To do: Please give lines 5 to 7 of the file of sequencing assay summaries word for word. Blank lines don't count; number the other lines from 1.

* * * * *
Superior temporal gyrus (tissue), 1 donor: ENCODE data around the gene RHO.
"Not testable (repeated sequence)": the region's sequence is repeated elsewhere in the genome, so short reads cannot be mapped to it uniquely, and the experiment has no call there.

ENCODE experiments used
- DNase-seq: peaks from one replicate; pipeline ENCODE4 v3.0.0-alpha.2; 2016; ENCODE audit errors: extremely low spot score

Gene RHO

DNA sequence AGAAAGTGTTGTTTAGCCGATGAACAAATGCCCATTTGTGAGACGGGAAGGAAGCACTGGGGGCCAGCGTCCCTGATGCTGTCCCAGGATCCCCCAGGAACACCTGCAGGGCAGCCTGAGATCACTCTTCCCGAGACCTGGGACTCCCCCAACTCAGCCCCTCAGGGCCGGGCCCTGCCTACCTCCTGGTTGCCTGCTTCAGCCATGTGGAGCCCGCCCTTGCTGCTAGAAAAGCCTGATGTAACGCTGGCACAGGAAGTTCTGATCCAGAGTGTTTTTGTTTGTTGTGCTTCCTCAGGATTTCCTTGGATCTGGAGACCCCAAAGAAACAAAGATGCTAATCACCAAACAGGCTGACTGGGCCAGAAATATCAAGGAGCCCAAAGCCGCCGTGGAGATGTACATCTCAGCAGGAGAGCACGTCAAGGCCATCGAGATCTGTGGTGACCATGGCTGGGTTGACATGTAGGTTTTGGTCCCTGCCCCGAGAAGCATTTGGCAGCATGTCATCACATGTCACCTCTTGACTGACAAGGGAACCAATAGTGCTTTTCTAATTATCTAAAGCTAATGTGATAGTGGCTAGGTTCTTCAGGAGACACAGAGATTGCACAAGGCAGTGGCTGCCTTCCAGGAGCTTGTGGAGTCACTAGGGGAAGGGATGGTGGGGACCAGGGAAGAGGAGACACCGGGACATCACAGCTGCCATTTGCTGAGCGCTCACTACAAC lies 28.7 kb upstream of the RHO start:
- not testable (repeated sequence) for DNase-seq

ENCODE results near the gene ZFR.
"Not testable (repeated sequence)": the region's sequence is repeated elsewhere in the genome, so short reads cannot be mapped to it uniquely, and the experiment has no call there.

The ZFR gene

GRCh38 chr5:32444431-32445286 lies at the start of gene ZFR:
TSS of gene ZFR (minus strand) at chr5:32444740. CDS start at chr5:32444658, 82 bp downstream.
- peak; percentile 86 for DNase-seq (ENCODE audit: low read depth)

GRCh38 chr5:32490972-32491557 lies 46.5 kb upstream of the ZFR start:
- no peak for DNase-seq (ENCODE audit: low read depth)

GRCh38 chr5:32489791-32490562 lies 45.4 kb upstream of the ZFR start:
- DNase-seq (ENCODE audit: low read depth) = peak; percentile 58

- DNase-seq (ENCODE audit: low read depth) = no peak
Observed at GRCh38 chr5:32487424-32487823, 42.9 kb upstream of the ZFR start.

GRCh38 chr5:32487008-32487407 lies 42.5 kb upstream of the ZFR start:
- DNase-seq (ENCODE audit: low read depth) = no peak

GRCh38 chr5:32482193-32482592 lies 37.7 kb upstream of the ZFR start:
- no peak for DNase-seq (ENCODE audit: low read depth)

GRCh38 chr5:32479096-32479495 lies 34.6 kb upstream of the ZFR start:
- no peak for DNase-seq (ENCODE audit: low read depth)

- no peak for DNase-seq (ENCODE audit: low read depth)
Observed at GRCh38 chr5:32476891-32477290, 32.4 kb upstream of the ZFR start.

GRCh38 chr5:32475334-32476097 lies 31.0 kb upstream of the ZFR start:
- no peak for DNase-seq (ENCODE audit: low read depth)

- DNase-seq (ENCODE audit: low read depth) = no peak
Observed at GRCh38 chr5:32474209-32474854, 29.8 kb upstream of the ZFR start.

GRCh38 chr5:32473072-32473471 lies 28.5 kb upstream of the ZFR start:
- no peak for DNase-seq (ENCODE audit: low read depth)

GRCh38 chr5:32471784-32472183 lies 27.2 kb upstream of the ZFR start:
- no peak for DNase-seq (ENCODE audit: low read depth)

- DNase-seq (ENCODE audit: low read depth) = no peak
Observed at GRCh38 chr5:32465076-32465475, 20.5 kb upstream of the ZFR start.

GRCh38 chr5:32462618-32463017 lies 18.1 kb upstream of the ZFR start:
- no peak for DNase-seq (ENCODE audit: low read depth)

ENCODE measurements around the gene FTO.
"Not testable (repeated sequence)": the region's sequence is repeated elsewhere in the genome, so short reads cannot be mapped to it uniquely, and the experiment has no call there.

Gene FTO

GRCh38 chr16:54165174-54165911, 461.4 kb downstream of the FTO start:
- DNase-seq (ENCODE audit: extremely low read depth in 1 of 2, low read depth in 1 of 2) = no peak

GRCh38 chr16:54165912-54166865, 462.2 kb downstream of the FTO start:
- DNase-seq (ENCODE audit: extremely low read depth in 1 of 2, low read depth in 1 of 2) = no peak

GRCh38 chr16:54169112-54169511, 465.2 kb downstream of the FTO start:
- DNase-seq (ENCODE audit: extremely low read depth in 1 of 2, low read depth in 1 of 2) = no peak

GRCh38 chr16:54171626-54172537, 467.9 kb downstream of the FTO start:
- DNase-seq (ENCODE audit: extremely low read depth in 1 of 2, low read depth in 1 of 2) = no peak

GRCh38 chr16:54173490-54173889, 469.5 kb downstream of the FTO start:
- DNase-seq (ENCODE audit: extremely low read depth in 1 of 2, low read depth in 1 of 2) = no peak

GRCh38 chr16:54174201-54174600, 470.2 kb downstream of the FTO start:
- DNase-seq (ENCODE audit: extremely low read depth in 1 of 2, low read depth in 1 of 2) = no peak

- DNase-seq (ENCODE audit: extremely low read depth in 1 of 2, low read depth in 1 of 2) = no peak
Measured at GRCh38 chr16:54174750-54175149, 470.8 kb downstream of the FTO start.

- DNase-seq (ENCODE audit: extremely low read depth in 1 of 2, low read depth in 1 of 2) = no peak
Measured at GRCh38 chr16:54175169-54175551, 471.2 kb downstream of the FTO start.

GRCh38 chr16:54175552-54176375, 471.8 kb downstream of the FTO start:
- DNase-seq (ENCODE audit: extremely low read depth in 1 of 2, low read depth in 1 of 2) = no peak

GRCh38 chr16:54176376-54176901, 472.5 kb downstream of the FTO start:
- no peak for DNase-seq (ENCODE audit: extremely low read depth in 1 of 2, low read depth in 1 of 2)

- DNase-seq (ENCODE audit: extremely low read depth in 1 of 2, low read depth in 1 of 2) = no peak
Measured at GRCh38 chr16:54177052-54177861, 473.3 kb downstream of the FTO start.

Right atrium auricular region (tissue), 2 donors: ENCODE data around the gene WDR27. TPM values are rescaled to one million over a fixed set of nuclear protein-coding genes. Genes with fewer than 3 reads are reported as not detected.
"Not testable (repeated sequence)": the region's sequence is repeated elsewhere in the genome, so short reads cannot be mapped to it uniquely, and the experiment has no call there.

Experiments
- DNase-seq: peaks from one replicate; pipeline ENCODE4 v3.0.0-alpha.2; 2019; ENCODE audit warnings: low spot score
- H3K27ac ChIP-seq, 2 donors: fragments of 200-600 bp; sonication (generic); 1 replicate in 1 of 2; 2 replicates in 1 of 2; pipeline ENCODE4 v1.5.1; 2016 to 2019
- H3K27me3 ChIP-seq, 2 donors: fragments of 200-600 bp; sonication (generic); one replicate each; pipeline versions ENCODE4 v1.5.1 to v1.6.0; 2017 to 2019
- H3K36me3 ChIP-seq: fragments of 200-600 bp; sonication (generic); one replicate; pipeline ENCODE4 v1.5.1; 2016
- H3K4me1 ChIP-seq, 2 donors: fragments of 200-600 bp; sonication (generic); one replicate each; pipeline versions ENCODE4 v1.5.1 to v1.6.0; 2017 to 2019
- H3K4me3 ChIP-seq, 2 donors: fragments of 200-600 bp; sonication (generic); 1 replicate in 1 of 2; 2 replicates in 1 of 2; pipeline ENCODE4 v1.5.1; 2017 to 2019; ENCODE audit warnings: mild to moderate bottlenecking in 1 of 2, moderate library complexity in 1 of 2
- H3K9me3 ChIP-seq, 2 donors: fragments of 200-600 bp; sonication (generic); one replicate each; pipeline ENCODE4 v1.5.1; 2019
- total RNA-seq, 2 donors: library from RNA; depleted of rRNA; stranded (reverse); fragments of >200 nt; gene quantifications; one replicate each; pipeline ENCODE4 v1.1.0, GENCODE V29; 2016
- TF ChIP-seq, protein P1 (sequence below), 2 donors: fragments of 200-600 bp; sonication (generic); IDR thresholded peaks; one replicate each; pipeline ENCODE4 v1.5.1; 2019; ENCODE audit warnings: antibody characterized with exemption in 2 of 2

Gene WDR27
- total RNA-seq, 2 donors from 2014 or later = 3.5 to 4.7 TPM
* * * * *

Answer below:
Gene RHO

DNA sequence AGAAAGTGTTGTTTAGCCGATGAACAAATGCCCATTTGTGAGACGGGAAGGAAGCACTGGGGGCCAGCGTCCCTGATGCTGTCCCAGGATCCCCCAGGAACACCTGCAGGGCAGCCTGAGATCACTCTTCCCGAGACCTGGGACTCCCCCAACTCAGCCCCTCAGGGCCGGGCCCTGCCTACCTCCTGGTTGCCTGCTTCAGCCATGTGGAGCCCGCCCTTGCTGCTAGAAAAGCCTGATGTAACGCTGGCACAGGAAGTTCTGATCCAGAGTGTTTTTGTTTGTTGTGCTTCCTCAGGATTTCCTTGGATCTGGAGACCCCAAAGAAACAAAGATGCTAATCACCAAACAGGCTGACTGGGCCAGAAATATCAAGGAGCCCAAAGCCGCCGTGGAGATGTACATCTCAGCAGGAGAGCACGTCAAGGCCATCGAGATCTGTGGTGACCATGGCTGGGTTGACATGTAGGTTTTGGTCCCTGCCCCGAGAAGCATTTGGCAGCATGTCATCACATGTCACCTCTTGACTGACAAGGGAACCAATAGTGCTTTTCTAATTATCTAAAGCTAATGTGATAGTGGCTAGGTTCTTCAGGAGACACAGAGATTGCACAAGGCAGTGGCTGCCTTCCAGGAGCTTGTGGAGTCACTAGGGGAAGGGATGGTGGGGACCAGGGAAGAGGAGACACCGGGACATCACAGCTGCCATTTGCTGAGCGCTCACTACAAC lies 28.7 kb upstream of the RHO start:
- not testable (repeated sequence) for DNase-seq